The first and second bites had been completed by 1910. The last train left Grand Central Station at midnight on June 5, 1910, and workers promptly began demolishing the old station.[124] A large scaffold, as high and wide as the trusses of the train shed, was erected at the rear of the shed.[124][126] The scaffold was built on rollers, and as each section was demolished, the scaffold was moved to the next section.[124][128] The design of the new station was not finalized until 1910 because certain design elements of the new terminal, such as the Main Concourse, were not decided until most of Grand Central Station had been demolished[94] In January 1911, the railroad filed 55 blueprints for the new station building with the New York City Department of Buildings, among the most comprehensive sets of plans that had ever been submitted to the department.[94][129] The last tracks from the former Grand Central Station were decommissioned on June 21, 1912.[101]

On December 19, 1910, a gas explosion at an electrical substation near Grand Central killed 10 people and injured 117 more.[130][131] It was later discovered that a motorman had accidentally broken a gas storage tank, causing a leak. A jury later declined to find the motorman guilty of wrongdoing.[132]

1910s–1940s: Opening and heydayEdit

The terminal alongside the Grand Central IRT elevated station, c. 1914
The Helmsley Building, in foreground, was built as part of Terminal City, a commercial and office district created above the tracks.

On February 2, 1913, the new terminal was opened. Passengers boarded the first train at one minute past midnight.[114][133][134][135] The opening had been celebrated one day prior with a private dinner for Warren and Wetmore and 100 guests at the Grand Central Terminal Restaurant.[136] Within 16 hours of its opening, an estimated 150,000 people had passed through the new station.[133][137] The building was nearly finished by this point, although some additions would take place later, including the installation of Glory of Commerce in 1914.[97]

The terminal spurred development in the surrounding area, particularly in Terminal City, a commercial and office district created above where the tracks were covered.[138][139][140] Land values along Park Avenue and in Terminal City more than tripled from 1904 to 1926.[141] Terminal City would eventually include office buildings such as the Chrysler Building; luxury apartment houses along Park Avenue; and an array of high-end hotels.[11][94][142] The Commodore Hotel, built on the east side of Grand Central Terminal, was opened in 1919.[143] Terminal City was mostly complete by the late 1920s with the completion of the Graybar Building in 1927[144] and the Helmsley Building in 1929.[94][145] The development of Terminal City also included the construction of the Park Avenue Viaduct, surrounding the station;[94] one leg of the viaduct opened in 1919,[146] and another part of the viaduct opened in 1928.[147]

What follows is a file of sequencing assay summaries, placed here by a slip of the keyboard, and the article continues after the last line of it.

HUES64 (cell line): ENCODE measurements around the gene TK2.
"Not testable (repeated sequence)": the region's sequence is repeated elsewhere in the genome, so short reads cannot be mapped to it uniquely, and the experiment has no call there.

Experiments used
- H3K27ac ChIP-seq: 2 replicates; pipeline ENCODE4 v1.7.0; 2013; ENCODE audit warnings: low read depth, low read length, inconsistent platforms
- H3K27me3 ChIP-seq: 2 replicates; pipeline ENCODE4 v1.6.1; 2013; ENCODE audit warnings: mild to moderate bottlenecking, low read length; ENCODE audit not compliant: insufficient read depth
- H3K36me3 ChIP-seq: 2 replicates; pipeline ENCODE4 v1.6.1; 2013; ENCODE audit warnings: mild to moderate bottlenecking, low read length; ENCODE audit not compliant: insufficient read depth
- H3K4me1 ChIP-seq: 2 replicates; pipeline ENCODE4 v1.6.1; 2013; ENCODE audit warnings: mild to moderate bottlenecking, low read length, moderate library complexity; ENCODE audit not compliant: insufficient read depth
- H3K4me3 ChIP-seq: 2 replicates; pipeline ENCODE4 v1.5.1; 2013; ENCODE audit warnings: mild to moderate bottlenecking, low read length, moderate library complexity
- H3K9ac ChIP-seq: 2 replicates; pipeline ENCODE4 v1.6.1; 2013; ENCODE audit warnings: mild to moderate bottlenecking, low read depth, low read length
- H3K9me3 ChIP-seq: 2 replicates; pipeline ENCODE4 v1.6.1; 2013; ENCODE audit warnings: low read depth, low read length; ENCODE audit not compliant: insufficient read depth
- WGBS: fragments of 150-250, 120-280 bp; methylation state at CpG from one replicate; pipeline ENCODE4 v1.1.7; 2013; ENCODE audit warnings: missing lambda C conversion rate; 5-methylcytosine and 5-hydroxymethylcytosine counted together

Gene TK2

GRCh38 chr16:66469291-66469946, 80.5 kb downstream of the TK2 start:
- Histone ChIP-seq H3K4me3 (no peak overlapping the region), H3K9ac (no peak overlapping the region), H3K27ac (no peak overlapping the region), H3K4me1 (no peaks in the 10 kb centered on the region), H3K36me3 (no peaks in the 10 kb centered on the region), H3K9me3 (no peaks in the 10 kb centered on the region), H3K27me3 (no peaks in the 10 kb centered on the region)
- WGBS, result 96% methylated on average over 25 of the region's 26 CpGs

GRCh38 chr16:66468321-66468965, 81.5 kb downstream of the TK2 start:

The electrification of the commuter lines and subsequent completion of Grand Central Terminal contributed to the development of affluent suburbs in the lower Hudson Valley and southwestern Connecticut.[148] This trend had been observed as early as 1907, following the completion of electrification. Well-to-do passengers were likely to travel to destinations served by electric trains that ran directly from Grand Central, such as Greenwich or Larchmont, while less wealthy passengers were likely to get off at stops that were further away, such as Stamford or New Rochelle.[149] New York Central promoted new private suburban developments through its “Four-Track Series" magazine.[148] Following Grand Central Terminal's completion, traffic to and from the new terminal increased considerably.[150] In the fiscal year ending June 30, 1913, Grand Central handled 22.4 million passengers.[151] By 1920, a total of 37 million passengers used the station.[152] However, Grand Central was not the most-used station in New York City after 1919, because Penn Station consistently saw more passengers than Grand Central.[153] Even so, Grand Central's development led to the rapid growth of New York City's northern suburbs. The Bronx's population nearly quadrupled between 1900 and 1920, while Westchester's population more than doubled.[150]

In 1918, flags were hung in Grand Central Terminal, honoring railroad employees who were fighting in World War I. One flag read 4,976 for the number of New York Central employees serving, another read 1,412 for New York, New Haven & Hartford employees, and a third read 104 for Grand Central Terminal employees.[154]